The FBI has released nearly 800 pages of material sought by attorneys for Leonard Peltier, the American Indian activist is serving two life sentences in the 1975 slayings of two FBI agents on a reservation in South Dakota.
The documents outline agents’ work as they checked with informants, including sources within the Seneca Indian Nation, and followed up on suspected Peltier sightings before his arrest, attorney Michael Kuzma said.
Under to a Freedom of Information Act request, the FBI turned over 797 of the 812 pages collected by the Buffalo field office in the Peltier case. It withheld 15 pages, citing exemptions for national security concerns and to protect the privacy of agents, according to court documents.
Peltier’s attorneys said Monday they would fight to see the withheld material. “We’re going to argue that the exemptions are being improperly invoked,” Kuzma said.
Peltier supporters are seeking tens of thousands of pages of FBI documents from field offices nationwide as they fight to overturn his conviction.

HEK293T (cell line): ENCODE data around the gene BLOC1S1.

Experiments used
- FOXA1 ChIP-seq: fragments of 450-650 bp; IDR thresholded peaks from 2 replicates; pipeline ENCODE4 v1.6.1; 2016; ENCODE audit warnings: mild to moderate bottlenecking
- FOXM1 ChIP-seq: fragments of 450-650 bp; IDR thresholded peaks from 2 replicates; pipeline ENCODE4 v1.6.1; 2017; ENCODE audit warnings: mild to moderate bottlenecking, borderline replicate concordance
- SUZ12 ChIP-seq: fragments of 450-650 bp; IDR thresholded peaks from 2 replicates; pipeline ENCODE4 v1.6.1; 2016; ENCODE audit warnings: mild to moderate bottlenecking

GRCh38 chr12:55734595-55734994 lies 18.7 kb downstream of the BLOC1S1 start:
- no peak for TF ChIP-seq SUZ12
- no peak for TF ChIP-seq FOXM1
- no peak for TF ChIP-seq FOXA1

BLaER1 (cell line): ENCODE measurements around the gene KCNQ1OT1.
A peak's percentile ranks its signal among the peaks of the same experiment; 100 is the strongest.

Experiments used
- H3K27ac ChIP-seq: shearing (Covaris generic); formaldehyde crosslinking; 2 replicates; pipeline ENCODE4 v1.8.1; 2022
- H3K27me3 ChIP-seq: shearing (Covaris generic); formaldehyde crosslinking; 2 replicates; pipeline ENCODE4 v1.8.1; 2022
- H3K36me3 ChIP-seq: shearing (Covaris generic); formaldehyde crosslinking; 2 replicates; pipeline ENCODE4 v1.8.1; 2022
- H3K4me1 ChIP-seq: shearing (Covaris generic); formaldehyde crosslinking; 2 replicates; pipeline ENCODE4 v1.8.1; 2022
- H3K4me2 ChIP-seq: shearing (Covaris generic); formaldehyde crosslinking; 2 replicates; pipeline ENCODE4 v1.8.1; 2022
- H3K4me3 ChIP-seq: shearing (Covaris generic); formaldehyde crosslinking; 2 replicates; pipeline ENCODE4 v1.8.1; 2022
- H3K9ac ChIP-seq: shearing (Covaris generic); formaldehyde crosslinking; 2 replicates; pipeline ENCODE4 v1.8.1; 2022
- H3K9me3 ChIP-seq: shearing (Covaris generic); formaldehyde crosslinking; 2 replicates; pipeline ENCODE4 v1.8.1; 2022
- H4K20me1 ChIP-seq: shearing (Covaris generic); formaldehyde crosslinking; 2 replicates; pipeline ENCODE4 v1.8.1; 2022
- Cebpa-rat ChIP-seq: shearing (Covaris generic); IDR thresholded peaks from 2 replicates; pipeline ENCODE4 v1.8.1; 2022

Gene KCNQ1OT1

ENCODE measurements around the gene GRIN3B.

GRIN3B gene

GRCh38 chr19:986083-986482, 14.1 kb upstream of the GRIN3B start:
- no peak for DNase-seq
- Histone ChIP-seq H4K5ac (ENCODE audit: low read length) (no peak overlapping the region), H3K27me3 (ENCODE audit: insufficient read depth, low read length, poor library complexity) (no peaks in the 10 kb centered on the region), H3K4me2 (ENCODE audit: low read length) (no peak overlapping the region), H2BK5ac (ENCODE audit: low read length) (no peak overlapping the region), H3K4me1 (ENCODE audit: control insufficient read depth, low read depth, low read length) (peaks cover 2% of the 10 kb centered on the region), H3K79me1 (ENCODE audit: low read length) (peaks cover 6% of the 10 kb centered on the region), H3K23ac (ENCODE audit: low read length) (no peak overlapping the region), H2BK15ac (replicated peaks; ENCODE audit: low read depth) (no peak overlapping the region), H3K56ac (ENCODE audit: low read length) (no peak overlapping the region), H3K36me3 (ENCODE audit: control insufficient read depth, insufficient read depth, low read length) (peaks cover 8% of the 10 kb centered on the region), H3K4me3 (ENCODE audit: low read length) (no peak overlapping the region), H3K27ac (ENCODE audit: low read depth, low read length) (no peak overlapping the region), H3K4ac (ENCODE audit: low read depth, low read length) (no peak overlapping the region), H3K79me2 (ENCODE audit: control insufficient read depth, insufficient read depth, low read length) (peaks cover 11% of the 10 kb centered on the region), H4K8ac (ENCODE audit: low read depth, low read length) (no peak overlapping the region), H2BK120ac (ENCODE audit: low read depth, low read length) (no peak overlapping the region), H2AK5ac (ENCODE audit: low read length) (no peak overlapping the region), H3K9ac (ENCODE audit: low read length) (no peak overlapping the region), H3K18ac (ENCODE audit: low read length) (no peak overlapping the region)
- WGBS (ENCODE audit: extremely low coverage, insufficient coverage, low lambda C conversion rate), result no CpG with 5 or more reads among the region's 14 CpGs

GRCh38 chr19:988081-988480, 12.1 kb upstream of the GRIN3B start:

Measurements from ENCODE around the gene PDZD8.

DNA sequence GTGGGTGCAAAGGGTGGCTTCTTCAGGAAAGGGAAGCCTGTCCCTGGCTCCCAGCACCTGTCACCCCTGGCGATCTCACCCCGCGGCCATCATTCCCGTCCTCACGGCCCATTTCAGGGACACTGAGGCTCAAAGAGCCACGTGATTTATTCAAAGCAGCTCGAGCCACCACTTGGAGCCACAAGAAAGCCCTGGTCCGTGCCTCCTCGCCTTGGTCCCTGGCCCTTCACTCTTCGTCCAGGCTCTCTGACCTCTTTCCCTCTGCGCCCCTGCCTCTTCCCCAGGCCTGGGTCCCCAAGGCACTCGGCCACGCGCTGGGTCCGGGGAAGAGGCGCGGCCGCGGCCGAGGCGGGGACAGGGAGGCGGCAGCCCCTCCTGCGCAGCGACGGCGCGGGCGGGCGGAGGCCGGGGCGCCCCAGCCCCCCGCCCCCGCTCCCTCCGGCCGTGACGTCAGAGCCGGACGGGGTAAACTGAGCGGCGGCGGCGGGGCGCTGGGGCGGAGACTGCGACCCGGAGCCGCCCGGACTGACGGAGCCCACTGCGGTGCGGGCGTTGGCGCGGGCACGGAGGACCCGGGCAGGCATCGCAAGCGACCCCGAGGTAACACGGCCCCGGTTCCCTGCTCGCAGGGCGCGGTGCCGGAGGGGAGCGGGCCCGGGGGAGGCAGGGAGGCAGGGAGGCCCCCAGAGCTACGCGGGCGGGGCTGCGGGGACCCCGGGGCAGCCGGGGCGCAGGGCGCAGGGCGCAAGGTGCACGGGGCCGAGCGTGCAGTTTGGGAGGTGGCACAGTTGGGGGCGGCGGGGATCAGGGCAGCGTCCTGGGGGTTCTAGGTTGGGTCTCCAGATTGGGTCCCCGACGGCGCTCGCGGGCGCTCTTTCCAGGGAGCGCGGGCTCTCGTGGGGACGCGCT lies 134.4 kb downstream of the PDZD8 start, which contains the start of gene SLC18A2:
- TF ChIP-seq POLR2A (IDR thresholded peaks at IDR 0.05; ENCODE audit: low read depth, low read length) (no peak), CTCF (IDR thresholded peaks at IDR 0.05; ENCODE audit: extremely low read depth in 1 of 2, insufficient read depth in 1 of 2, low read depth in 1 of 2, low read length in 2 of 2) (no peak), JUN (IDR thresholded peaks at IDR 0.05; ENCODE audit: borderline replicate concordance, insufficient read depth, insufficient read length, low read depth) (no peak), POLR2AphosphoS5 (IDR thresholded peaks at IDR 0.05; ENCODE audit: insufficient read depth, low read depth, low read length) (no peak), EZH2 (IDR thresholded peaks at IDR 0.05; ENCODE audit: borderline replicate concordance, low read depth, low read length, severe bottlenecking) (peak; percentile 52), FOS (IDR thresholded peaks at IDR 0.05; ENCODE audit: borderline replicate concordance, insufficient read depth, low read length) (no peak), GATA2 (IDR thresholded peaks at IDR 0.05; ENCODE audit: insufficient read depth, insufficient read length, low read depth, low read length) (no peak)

“I believe the sheer volume of material that wasn’t released or turned over to Leonard’s defense attorneys warrants Leonard’s immediate release from prison,” Kuzma said. “Unfortunately, it doesn’t work that way.”
A Nov. 14, 1975, memo outlines an unidentified source’s claim that he saw Peltier at an Indian convention at a Buffalo hotel in October 1975, four months after the shooting. Another source believed he spotted Peltier in Steamburg, near the Senecas’ Allegany reservation, teaching Indian dances, Kuzma said.
Paul Moskal, an FBI spokesman in Buffalo, said he was unfamiliar with the content of the documents, released through the agency’s Washington headquarters March 16, and could not comment.
Peltier, 59, was convicted in 1977 of killing the two FBI agents during a standoff on the Pine Ridge Indian Reservation. Both agents, who the FBI said were searching for robbery suspects, were shot in the head.
Peltier was charged with taking part in the slayings, but whether he fired the fatal shots was never proved.
The case has become a rallying point for American Indian and human rights activists, who believe Peltier is a political prisoner. He was the subject of several documentary films and the best-selling novel “In the Spirit of Crazy Horse” by Peter Matthiessen.